\"Full Time School Nurses\"

Posted on: Wed, 04/16/2003 - 1:31am
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[url="http://www.doe.mass.edu/cnp/2002/news/allergy.pdf"]http://www.doe.mass.edu/cnp/2002/news/allergy.pdf[/url]

Link to document [b] "Managing Life-Threatening Allergies in Schools". [/b] On page three is found the quote:

[b]"Every school building with a student at risk for anaphylaxis should have a full time school nurse."[/b]

How do you feel about this statement?

[i]Why?[/i]

Disclaimer: I do not guarantee the accuracy or content of the link in this post.

This in compliment to another thread:

[url="http://uumor.pair.com/nutalle2/peanutallergy/Forum7/HTML/000966.html"]http://uumor.pair.com/nutalle2/peanutallergy/Forum7/HTML/000966.html[/url]

Posted on: Wed, 04/16/2003 - 4:40am
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I went to this article and read some of it. I am interested to get back to it later and read more. As far as a full time nurse in the school, we have one at our school, and I guess I never really thought about not having one. I guess it would make me uncomfortable if there was not one there. In fact, I am going over an emergency plan with our school and will be asking about when the nurse is out of the office, is the office staff aware and able to use the epi-pen? Its bringing up a lot to think about. Thanks for the link.
Maggie

Posted on: Wed, 04/16/2003 - 5:18am
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This may be naive, but my thoughts on this are as follows...
My child is at considerable risk for anaphylactic reactions as he has already had one big one(full body hives, loss of consciousness, dropping blood oxygen levels) and another of just hives and swelling. He is anaphylactically allergic (whatever that means) to both pa and bees. If the school nurse has life saving equipment at her disposal, I would [b]absolutely[/b] want her (or him) there at [b]all[/b] times. But I don't think schools have the funding to provide such equipment. Therefore, I think her expertise would be beneficial (but not exclusive to the nurse) in recognizing a reaction and having the presence of mind to treat it appropriately. And, of course, to train school staff.
Now, I do not profess to know more than any other Joe Shmoe out there, but I do know a lot about my child and his allergies. I've run across school nurses who feel there is nothing wrong with keeping Epi's locked up. On this particular topic, I will say that [b]I[/b] know better than those nurses that keeping an Epi locked up is not okay. If my son were to go to either of those schools, I feel that his life would be in danger, despite (or because of) there being a full time nurse. Of course, I could take the issue up with the Superintendant, create a 504, etc. and work to get the Epi in the classroom, but I don't have to do that at my son's nurse-free school.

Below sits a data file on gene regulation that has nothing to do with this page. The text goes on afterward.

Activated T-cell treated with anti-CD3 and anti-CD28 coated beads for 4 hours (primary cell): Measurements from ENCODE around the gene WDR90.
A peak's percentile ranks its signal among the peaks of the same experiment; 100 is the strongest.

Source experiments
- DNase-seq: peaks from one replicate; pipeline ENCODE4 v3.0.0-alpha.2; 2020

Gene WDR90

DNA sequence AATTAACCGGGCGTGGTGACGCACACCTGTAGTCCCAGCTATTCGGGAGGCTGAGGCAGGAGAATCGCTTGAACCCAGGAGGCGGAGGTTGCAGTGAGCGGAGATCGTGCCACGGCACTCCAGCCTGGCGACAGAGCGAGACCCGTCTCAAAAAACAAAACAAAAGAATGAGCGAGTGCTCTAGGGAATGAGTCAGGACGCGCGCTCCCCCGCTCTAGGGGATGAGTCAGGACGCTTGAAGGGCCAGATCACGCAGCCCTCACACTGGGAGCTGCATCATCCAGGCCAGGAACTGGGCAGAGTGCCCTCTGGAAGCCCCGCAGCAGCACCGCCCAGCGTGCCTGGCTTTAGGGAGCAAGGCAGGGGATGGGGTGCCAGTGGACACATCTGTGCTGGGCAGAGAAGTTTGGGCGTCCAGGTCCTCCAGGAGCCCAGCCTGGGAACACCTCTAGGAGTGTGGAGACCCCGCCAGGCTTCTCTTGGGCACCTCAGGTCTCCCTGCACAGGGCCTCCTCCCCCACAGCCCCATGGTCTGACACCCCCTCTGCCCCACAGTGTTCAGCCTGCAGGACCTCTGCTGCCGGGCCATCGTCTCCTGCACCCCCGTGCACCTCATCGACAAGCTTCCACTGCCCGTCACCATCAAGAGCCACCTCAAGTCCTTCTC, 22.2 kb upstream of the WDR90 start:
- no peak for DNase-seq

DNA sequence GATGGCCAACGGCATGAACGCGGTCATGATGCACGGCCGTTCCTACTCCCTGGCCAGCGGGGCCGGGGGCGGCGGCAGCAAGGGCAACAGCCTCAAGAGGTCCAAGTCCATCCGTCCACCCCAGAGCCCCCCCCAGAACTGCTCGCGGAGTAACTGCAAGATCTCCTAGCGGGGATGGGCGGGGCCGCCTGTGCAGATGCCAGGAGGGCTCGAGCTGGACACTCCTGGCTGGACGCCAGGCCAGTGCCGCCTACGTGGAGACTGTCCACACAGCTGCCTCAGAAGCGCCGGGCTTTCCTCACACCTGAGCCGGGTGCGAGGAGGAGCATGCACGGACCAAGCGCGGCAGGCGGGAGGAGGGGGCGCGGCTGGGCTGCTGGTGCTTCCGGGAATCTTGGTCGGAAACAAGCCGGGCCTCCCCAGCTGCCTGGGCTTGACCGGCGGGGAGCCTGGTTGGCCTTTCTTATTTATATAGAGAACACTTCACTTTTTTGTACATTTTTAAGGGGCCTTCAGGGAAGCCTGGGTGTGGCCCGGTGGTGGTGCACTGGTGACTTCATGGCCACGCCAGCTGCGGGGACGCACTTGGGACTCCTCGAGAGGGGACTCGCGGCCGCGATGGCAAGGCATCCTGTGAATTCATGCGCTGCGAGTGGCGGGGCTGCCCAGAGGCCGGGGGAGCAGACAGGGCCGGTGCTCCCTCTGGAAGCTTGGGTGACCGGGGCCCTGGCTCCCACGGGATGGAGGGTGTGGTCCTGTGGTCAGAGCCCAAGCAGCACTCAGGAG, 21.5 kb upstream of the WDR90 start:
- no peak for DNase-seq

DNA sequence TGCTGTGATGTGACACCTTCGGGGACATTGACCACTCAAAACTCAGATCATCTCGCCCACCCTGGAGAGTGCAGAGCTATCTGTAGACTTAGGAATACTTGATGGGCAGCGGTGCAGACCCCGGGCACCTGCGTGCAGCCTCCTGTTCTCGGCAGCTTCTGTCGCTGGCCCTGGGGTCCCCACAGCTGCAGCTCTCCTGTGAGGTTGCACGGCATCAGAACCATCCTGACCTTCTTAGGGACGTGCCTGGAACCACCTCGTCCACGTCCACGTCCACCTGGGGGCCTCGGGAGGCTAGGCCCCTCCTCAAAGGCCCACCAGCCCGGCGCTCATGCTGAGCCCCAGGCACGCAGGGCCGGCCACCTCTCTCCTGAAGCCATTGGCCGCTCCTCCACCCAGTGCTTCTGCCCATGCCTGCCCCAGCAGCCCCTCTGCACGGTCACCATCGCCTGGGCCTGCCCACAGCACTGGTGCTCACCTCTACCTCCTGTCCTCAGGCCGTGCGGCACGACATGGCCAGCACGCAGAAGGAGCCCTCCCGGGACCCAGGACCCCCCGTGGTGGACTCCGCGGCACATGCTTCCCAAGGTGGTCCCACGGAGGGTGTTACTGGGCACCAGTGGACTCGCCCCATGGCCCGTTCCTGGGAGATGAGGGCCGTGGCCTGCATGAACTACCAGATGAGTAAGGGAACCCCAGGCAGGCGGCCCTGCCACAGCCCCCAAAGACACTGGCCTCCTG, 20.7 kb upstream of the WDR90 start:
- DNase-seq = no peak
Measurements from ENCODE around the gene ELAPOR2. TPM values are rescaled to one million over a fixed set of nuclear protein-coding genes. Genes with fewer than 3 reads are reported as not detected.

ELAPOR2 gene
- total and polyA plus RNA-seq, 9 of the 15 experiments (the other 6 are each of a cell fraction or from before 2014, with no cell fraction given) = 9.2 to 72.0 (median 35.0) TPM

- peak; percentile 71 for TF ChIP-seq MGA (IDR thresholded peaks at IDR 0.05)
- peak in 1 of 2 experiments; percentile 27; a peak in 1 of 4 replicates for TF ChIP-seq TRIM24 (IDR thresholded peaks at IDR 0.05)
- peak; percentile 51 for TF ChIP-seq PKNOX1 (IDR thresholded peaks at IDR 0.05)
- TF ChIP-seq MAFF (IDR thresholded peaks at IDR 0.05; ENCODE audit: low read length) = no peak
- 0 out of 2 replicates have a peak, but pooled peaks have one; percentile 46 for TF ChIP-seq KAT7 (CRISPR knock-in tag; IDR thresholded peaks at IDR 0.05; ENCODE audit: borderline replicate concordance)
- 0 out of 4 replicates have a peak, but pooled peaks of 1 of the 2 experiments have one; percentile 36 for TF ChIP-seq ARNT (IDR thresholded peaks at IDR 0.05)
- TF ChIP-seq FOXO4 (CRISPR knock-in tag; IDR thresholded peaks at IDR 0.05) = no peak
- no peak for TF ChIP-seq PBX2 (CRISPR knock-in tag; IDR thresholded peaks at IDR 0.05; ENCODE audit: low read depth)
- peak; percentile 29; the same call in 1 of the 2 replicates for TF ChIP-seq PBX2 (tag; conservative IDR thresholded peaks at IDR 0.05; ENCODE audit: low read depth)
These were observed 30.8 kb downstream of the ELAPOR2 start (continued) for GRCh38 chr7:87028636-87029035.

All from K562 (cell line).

Posted on: Wed, 04/16/2003 - 11:59pm
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[url="http://www.nasn.org/positions/allergy.htm"]http://www.nasn.org/positions/allergy.htm[/url]
Link to Position Statement from the National Association of School Nurses.
Entitled:
"The Role of School Nurses in Allergy/Anaphylaxis Management"
Quote from end of Position Statement:
[b]"It is the position of the National Association of School Nurses that schools have a basic duty to care for students, utilizing appropriate resources and personnel. School nurses are uniquely prepared to develop and implement individualized health care plans within state nurse practice act parameters and to coordinate the team approach required to manage students with the potential for experiencing allergic reactions."[/b]
[url="http://www.nasn.org/positions/Epinephrine.htm"]http://www.nasn.org/positions/Epinephrine.htm[/url]
Link to Position Statement from the National Association of School Nurses.
Entitled:
"Epinephrine Use in Life-Threatening Emergencies"
Quote from near end of Position Statement:
[b]"An individual health care plan that includes continuous monitoring, emergency plans, and evaluation should be written by the school nurse and maintained for every student with prescribed epinephrine. The school nurse should provide training for school staff in the recognition of life-threatening allergic reactions and, if appropriate, in the administration of pre-filled, single dose epinephrine prescribed for these students."[/b]